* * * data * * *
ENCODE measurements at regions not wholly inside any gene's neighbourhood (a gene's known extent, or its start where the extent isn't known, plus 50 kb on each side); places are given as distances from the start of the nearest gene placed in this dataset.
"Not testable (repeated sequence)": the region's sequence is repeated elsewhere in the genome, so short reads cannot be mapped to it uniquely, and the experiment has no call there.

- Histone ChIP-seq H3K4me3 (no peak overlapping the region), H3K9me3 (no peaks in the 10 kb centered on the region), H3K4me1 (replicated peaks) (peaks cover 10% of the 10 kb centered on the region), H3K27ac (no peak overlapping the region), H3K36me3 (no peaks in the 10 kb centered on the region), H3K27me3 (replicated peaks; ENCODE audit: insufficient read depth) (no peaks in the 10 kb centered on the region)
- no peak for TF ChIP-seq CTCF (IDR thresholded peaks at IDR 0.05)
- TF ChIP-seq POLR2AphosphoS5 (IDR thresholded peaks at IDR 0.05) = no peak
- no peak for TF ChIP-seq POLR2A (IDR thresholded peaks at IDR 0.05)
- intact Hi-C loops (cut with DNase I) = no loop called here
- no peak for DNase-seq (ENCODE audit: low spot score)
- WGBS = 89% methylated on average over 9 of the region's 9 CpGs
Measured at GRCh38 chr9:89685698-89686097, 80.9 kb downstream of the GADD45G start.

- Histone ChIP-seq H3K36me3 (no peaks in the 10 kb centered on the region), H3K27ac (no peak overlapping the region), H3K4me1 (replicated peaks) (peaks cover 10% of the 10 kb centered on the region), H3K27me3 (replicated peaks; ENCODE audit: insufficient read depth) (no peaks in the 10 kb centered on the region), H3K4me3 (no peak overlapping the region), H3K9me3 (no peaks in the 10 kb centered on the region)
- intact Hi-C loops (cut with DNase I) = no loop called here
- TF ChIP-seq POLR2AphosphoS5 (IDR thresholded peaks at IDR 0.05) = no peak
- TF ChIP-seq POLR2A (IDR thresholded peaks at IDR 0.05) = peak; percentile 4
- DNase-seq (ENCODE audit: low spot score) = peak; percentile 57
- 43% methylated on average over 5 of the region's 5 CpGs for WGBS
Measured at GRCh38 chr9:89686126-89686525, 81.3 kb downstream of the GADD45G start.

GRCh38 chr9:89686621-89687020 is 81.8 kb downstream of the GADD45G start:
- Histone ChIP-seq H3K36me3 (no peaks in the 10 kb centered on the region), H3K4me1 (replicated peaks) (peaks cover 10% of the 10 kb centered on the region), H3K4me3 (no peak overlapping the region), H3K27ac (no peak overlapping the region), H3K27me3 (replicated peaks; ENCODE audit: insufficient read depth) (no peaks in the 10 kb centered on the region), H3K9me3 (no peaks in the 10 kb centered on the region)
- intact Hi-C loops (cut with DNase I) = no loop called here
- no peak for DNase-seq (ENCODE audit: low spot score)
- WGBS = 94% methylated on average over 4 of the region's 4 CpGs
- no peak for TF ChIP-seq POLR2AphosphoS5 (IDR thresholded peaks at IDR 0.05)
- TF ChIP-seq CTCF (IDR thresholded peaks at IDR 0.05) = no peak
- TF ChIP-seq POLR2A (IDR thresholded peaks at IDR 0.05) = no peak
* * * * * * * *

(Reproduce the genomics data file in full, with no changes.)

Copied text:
ENCODE measurements at regions not wholly inside any gene's neighbourhood (a gene's known extent, or its start where the extent isn't known, plus 50 kb on each side); places are given as distances from the start of the nearest gene placed in this dataset.
"Not testable (repeated sequence)": the region's sequence is repeated elsewhere in the genome, so short reads cannot be mapped to it uniquely, and the experiment has no call there.

- Histone ChIP-seq H3K4me3 (no peak overlapping the region), H3K9me3 (no peaks in the 10 kb centered on the region), H3K4me1 (replicated peaks) (peaks cover 10% of the 10 kb centered on the region), H3K27ac (no peak overlapping the region), H3K36me3 (no peaks in the 10 kb centered on the region), H3K27me3 (replicated peaks; ENCODE audit: insufficient read depth) (no peaks in the 10 kb centered on the region)
- no peak for TF ChIP-seq CTCF (IDR thresholded peaks at IDR 0.05)
- TF ChIP-seq POLR2AphosphoS5 (IDR thresholded peaks at IDR 0.05) = no peak
- no peak for TF ChIP-seq POLR2A (IDR thresholded peaks at IDR 0.05)
- intact Hi-C loops (cut with DNase I) = no loop called here
- no peak for DNase-seq (ENCODE audit: low spot score)
- WGBS = 89% methylated on average over 9 of the region's 9 CpGs
Measured at GRCh38 chr9:89685698-89686097, 80.9 kb downstream of the GADD45G start.

- Histone ChIP-seq H3K36me3 (no peaks in the 10 kb centered on the region), H3K27ac (no peak overlapping the region), H3K4me1 (replicated peaks) (peaks cover 10% of the 10 kb centered on the region), H3K27me3 (replicated peaks; ENCODE audit: insufficient read depth) (no peaks in the 10 kb centered on the region), H3K4me3 (no peak overlapping the region), H3K9me3 (no peaks in the 10 kb centered on the region)
- intact Hi-C loops (cut with DNase I) = no loop called here
- TF ChIP-seq POLR2AphosphoS5 (IDR thresholded peaks at IDR 0.05) = no peak
- TF ChIP-seq POLR2A (IDR thresholded peaks at IDR 0.05) = peak; percentile 4
- DNase-seq (ENCODE audit: low spot score) = peak; percentile 57
- 43% methylated on average over 5 of the region's 5 CpGs for WGBS
Measured at GRCh38 chr9:89686126-89686525, 81.3 kb downstream of the GADD45G start.

GRCh38 chr9:89686621-89687020 is 81.8 kb downstream of the GADD45G start:
- Histone ChIP-seq H3K36me3 (no peaks in the 10 kb centered on the region), H3K4me1 (replicated peaks) (peaks cover 10% of the 10 kb centered on the region), H3K4me3 (no peak overlapping the region), H3K27ac (no peak overlapping the region), H3K27me3 (replicated peaks; ENCODE audit: insufficient read depth) (no peaks in the 10 kb centered on the region), H3K9me3 (no peaks in the 10 kb centered on the region)
- intact Hi-C loops (cut with DNase I) = no loop called here
- no peak for DNase-seq (ENCODE audit: low spot score)
- WGBS = 94% methylated on average over 4 of the region's 4 CpGs
- no peak for TF ChIP-seq POLR2AphosphoS5 (IDR thresholded peaks at IDR 0.05)
- TF ChIP-seq CTCF (IDR thresholded peaks at IDR 0.05) = no peak
- TF ChIP-seq POLR2A (IDR thresholded peaks at IDR 0.05) = no peak